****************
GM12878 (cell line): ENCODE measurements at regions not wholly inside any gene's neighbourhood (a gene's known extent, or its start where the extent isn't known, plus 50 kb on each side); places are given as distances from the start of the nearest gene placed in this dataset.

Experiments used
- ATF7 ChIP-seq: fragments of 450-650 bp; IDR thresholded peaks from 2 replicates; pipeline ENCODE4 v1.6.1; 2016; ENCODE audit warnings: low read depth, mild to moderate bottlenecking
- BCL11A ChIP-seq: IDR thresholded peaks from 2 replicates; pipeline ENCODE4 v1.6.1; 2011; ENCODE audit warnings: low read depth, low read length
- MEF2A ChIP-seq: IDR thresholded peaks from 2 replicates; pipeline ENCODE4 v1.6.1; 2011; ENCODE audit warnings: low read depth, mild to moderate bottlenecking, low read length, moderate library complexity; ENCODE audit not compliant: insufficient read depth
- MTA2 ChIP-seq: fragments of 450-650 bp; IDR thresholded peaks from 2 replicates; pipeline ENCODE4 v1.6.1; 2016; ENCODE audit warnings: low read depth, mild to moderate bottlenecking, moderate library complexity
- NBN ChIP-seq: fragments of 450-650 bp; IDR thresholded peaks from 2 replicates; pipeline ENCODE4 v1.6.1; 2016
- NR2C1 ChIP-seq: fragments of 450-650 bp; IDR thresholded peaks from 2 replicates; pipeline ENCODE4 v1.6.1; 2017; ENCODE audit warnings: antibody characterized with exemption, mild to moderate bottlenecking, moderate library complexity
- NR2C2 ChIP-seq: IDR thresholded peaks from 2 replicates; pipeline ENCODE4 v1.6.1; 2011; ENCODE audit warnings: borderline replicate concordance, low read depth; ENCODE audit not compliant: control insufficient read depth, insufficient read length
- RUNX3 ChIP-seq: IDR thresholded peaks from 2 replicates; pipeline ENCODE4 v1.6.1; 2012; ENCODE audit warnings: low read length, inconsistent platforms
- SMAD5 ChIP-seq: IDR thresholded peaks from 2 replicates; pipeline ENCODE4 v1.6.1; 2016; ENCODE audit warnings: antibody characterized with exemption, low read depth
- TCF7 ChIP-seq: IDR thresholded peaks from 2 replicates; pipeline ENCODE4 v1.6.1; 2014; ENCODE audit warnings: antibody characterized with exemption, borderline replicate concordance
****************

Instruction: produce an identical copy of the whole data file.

GM12878 (cell line): ENCODE measurements at regions not wholly inside any gene's neighbourhood (a gene's known extent, or its start where the extent isn't known, plus 50 kb on each side); places are given as distances from the start of the nearest gene placed in this dataset.

Experiments used
- ATF7 ChIP-seq: fragments of 450-650 bp; IDR thresholded peaks from 2 replicates; pipeline ENCODE4 v1.6.1; 2016; ENCODE audit warnings: low read depth, mild to moderate bottlenecking
- BCL11A ChIP-seq: IDR thresholded peaks from 2 replicates; pipeline ENCODE4 v1.6.1; 2011; ENCODE audit warnings: low read depth, low read length
- MEF2A ChIP-seq: IDR thresholded peaks from 2 replicates; pipeline ENCODE4 v1.6.1; 2011; ENCODE audit warnings: low read depth, mild to moderate bottlenecking, low read length, moderate library complexity; ENCODE audit not compliant: insufficient read depth
- MTA2 ChIP-seq: fragments of 450-650 bp; IDR thresholded peaks from 2 replicates; pipeline ENCODE4 v1.6.1; 2016; ENCODE audit warnings: low read depth, mild to moderate bottlenecking, moderate library complexity
- NBN ChIP-seq: fragments of 450-650 bp; IDR thresholded peaks from 2 replicates; pipeline ENCODE4 v1.6.1; 2016
- NR2C1 ChIP-seq: fragments of 450-650 bp; IDR thresholded peaks from 2 replicates; pipeline ENCODE4 v1.6.1; 2017; ENCODE audit warnings: antibody characterized with exemption, mild to moderate bottlenecking, moderate library complexity
- NR2C2 ChIP-seq: IDR thresholded peaks from 2 replicates; pipeline ENCODE4 v1.6.1; 2011; ENCODE audit warnings: borderline replicate concordance, low read depth; ENCODE audit not compliant: control insufficient read depth, insufficient read length
- RUNX3 ChIP-seq: IDR thresholded peaks from 2 replicates; pipeline ENCODE4 v1.6.1; 2012; ENCODE audit warnings: low read length, inconsistent platforms
- SMAD5 ChIP-seq: IDR thresholded peaks from 2 replicates; pipeline ENCODE4 v1.6.1; 2016; ENCODE audit warnings: antibody characterized with exemption, low read depth
- TCF7 ChIP-seq: IDR thresholded peaks from 2 replicates; pipeline ENCODE4 v1.6.1; 2014; ENCODE audit warnings: antibody characterized with exemption, borderline replicate concordance